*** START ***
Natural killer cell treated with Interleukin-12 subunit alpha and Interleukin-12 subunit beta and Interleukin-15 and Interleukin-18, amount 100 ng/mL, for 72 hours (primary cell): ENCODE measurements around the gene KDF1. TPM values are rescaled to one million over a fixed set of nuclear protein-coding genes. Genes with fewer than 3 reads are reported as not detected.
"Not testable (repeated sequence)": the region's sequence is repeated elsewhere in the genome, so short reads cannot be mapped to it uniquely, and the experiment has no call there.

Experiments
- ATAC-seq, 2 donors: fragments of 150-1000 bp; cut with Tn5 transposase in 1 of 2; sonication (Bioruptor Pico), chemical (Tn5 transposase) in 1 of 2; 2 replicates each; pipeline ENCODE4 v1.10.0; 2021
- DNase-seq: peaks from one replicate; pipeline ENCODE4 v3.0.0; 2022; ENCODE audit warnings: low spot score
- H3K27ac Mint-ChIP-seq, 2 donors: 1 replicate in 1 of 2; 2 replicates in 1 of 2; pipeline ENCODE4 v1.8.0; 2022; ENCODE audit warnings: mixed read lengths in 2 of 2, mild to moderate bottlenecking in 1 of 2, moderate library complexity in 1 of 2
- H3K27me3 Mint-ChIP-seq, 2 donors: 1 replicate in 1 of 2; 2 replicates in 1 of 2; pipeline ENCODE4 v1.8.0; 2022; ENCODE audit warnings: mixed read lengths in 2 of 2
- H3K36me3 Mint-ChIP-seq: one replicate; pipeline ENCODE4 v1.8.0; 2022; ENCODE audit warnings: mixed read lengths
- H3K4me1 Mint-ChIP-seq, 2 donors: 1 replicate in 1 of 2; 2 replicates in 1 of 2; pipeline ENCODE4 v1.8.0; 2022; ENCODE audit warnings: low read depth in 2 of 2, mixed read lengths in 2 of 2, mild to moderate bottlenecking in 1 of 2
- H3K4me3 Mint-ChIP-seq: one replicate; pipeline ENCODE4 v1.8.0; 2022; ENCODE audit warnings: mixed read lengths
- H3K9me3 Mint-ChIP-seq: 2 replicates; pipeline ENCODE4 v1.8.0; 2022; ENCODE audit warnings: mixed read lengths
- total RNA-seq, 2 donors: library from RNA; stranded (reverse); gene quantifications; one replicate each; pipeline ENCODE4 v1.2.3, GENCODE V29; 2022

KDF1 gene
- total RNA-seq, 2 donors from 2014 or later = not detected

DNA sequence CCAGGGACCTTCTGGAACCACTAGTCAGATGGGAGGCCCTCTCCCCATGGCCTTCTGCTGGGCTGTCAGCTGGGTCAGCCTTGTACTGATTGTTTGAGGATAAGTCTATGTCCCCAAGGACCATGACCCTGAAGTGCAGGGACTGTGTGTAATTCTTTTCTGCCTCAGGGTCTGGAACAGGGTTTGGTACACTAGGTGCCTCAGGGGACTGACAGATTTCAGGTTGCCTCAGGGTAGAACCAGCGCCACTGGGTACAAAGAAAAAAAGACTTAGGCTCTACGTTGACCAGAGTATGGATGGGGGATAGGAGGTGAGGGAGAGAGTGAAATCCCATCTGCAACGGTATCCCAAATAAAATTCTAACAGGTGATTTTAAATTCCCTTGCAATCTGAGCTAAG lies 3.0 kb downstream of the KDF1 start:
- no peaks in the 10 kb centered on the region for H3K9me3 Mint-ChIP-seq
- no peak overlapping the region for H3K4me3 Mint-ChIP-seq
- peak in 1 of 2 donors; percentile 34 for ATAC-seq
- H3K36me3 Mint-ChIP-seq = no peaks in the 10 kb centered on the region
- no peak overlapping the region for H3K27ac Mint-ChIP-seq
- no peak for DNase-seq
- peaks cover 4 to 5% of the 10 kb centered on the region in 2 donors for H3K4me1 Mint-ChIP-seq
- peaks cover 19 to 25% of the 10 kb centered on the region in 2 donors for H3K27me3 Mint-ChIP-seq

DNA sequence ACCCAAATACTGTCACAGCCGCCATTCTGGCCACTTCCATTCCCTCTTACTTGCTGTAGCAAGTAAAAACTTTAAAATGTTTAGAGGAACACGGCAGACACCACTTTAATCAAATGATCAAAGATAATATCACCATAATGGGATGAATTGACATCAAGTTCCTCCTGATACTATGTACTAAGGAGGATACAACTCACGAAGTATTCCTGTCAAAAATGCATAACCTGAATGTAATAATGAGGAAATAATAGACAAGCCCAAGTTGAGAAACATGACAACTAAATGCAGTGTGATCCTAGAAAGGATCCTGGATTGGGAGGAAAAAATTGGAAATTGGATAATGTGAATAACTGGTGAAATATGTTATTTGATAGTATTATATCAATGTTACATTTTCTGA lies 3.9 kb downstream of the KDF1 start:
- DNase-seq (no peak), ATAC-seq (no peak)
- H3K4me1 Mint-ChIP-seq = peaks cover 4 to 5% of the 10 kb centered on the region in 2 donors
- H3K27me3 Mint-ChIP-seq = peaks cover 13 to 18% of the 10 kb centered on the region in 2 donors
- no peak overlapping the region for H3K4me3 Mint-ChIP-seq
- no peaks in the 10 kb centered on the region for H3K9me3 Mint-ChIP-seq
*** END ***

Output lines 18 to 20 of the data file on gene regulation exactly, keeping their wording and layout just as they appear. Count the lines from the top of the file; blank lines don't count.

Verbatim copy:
- peak in 1 of 2 donors; percentile 34 for ATAC-seq
- H3K36me3 Mint-ChIP-seq = no peaks in the 10 kb centered on the region
- no peak overlapping the region for H3K27ac Mint-ChIP-seq